For more information go to: http://www.diningoutforlife.com/Portland/restaurants
When: Monday, November 21, 7-8 PM
Where: King School Facility, 4815 NE 7th Ave., entrance on 7th
RSVP to katy at necoalition.org
Reduce your family’s exposure to the contaminants and chemicals that can trigger asthma, allergies and other health concerns. Win prizes, make recipes and play games while discussing healthy, cost-effective alternatives to store-bought cleaners!
This workshop is lead by Josiah Hill III Clinic and hosted by NECN’s Safety and Livability Team. Josiah Hill III Clinic is an environmental health non-profit located in NE Portland. Josiah Hill III Clinic’s focus is on providing families in Portland with the tools and information they need to create healthy and safe home environments. They offer free blood lead screenings for families at risk for lead poisoning and a variety of workshops to support the community in creating Healthy Homes, Healthy Childcare, Healthy Equity and Green Cleaning Solutions. To learn more or to schedule a blood lead test or workshop, please call (503) 802-7389.
Free Lead Poisoning Prevention Workshop – living in an older home? Participants learn how to prevent lead exposure while living in homes older than 1978. Participants receive a free safety kit worth $30. Contact Community Energy Project at 503.284.6827 x110 to register.
Tuesday, September 14
6:00pm – 7:30pm
Peninsula Park Community Center
700 N Rosa Parks Way, Portland OR
Thursday, September 30
6:00pm – 7:30pm
Community Energy Project
422 NE Alberta Street, Portland OR
Free Weatherization Workshop – is your home drafty? Participants learn how to conduct small-scale draft-stopping measures using simple tools such as a screwdriver and scissors. Great for renters and homeowners alike. Qualified participants receive a free weatherization kit worth $150. Call Community Energy Project at 503.284.6827 x108 to register.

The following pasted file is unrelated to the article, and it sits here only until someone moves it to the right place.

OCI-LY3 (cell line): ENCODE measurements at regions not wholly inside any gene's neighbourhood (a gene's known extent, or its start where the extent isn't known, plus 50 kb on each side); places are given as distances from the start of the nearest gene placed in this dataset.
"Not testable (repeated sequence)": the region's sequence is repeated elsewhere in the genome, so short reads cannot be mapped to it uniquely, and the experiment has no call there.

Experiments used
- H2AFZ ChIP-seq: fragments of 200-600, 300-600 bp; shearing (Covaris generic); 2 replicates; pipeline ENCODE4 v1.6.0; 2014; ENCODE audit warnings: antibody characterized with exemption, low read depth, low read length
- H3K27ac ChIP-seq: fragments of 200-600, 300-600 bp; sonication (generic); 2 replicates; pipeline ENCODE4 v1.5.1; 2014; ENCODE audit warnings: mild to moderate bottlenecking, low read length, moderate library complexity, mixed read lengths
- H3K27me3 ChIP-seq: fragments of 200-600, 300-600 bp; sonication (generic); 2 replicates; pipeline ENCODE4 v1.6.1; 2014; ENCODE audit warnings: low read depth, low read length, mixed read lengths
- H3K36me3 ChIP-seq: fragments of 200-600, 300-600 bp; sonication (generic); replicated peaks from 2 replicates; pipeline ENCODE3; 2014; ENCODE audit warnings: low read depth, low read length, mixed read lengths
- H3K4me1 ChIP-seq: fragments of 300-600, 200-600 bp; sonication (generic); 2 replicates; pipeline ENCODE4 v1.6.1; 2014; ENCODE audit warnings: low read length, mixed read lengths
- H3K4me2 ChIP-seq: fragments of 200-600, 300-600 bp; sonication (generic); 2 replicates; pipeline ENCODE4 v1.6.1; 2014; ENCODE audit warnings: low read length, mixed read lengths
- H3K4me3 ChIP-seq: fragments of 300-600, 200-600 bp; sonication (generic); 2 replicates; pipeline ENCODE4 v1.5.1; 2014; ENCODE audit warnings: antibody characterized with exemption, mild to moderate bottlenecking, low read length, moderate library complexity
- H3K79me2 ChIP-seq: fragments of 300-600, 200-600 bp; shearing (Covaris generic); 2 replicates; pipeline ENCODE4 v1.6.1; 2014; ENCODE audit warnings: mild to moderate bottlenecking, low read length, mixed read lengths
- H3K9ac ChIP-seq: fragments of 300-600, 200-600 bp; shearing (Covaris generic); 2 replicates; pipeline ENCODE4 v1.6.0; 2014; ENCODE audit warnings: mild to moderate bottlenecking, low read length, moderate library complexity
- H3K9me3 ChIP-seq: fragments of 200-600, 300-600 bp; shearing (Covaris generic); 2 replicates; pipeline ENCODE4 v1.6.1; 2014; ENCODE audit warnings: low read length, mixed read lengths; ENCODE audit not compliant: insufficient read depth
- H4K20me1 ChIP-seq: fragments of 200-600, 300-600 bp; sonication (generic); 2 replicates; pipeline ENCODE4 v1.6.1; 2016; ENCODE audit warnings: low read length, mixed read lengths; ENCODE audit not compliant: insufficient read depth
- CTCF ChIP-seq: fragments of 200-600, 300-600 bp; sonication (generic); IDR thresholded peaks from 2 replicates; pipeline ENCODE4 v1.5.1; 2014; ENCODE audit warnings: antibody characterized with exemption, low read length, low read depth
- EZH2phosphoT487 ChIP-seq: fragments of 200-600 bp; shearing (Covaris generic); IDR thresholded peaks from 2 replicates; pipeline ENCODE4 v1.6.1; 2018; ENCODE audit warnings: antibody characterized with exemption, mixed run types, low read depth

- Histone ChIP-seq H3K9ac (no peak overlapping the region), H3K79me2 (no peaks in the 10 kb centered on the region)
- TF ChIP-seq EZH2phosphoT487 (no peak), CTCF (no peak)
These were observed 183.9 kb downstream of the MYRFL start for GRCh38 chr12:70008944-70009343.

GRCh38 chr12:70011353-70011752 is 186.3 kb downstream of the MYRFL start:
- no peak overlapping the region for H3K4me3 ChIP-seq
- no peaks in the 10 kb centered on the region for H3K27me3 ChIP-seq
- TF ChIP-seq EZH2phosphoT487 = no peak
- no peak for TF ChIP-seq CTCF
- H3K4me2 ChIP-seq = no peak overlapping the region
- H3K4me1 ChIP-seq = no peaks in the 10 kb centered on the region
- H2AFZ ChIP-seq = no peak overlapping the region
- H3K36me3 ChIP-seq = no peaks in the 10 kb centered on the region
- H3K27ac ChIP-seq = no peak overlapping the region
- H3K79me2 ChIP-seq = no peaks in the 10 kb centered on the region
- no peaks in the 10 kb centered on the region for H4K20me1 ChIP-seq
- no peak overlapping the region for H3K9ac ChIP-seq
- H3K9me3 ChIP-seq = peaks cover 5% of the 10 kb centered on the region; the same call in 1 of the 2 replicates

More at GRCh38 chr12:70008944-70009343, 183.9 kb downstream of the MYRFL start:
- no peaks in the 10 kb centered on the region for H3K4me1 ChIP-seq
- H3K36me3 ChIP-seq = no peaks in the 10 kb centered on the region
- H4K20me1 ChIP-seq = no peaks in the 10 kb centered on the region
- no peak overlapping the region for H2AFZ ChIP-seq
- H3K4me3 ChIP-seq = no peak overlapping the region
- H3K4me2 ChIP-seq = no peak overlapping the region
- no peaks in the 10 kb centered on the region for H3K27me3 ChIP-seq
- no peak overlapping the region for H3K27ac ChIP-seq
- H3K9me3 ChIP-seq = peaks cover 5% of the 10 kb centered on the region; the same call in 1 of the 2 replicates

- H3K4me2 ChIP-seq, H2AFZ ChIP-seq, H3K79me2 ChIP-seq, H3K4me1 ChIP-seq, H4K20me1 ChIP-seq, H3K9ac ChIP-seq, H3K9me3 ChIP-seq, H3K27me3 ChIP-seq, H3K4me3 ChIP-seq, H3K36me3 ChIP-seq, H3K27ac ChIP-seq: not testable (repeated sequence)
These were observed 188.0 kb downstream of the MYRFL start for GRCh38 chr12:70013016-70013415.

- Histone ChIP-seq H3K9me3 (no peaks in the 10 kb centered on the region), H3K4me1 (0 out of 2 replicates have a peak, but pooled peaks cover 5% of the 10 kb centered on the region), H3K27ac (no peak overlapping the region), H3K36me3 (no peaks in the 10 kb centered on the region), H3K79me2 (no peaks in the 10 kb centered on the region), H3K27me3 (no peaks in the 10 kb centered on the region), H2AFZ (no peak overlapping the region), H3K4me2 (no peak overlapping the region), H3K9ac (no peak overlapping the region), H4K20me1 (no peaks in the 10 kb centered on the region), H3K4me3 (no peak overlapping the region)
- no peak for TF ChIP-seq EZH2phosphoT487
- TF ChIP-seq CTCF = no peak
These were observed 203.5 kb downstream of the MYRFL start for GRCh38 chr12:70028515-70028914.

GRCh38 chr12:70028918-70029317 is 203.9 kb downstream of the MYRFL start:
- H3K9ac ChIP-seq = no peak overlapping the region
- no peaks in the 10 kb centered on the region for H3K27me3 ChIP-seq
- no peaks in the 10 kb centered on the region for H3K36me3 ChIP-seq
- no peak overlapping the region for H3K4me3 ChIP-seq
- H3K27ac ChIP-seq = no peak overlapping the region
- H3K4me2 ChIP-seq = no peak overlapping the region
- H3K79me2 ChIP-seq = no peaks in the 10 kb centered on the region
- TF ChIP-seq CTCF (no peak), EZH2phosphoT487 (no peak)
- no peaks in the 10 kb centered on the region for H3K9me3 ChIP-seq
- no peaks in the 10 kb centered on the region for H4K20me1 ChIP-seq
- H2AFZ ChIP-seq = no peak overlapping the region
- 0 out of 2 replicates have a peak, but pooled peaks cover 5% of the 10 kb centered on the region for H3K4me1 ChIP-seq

Thursday, September 16 6:00pm – 8:00pm
Community Energy Project
422 NE Alberta Street, Portland OR
Thursday, September 30 6:00pm – 8:00pm
SE Portland Tool Library
2800 SE Harrison St, Portland OR
Families in Irvington have joined the growing number of Portland residents opposing cell tower construction in residential neighborhoods.
Irvington residents are fighting a Clearwire proposal to replace an existing 74-foot utility pole with an installation of multiple WiMax antennas onto a 91-foot tower. The site is on Stanton Street, between NE 23rd and NE 24th, a street lined with mature trees and historic homes.
Residents and Clearwire representatives will make their case at a community meeting this Wednesday, June 9.
This is the second meeting to discuss Clearwire’s proposal. The first meeting held May 27 included a heated discussion on what has proven to be a very controversial topic. As in other neighborhoods, Clearwire did not fulfill its notification obligations under its city contract for the first meeting. Neighbors lobbied the City for a second meeting to ensure the process was followed and a larger number of residents could participate.
Irvington residents oppose this 91-foot cell tower in a completely residential, low priority location because it is:
- Loud. Neighbors are concerned that the noise level of Clearwire’s cooling equipment, though vaulted, will pose a noise problem for the single-family homes surrounding the proposed site.
- Unhealthy. Even the FCC, which licenses cell towers, admits they have not been proven to be safe. Studies outside the U.S. demonstrate health effects ranging from insomnia to increased cancer for people living near cell towers.
- Ugly. A ninety-foot tower on a residential street is an eyesore and lowers property values.
Residents also wonder how this tower could affect Irvington’s proposed Historic District designation. This application is slated to be submitted to the US National Park Service for placement on the National Register of Historic Places.